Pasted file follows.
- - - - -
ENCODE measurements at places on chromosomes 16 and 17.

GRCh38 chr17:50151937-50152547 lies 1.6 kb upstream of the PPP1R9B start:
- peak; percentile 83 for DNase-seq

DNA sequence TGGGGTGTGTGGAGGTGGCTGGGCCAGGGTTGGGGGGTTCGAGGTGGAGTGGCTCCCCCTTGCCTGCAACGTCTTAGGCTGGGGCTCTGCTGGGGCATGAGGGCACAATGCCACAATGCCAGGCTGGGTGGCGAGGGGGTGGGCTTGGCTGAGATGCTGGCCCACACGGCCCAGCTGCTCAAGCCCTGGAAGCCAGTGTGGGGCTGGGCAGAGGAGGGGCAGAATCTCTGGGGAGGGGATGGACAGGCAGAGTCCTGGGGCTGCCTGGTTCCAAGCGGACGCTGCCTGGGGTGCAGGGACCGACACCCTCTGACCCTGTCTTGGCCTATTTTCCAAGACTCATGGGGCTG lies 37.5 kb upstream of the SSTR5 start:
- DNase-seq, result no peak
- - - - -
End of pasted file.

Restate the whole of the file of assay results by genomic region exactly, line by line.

ENCODE measurements at places on chromosomes 16 and 17.

GRCh38 chr17:50151937-50152547 lies 1.6 kb upstream of the PPP1R9B start:
- peak; percentile 83 for DNase-seq

DNA sequence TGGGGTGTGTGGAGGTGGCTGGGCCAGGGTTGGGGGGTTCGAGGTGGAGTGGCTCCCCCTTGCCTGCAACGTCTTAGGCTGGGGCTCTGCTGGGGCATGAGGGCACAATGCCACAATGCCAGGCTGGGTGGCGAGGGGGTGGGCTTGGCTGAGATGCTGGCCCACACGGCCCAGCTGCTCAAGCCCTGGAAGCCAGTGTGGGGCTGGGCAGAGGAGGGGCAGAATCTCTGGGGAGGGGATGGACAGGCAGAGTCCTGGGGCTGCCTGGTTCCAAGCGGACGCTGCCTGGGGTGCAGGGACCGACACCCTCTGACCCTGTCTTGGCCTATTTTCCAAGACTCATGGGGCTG lies 37.5 kb upstream of the SSTR5 start:
- DNase-seq, result no peak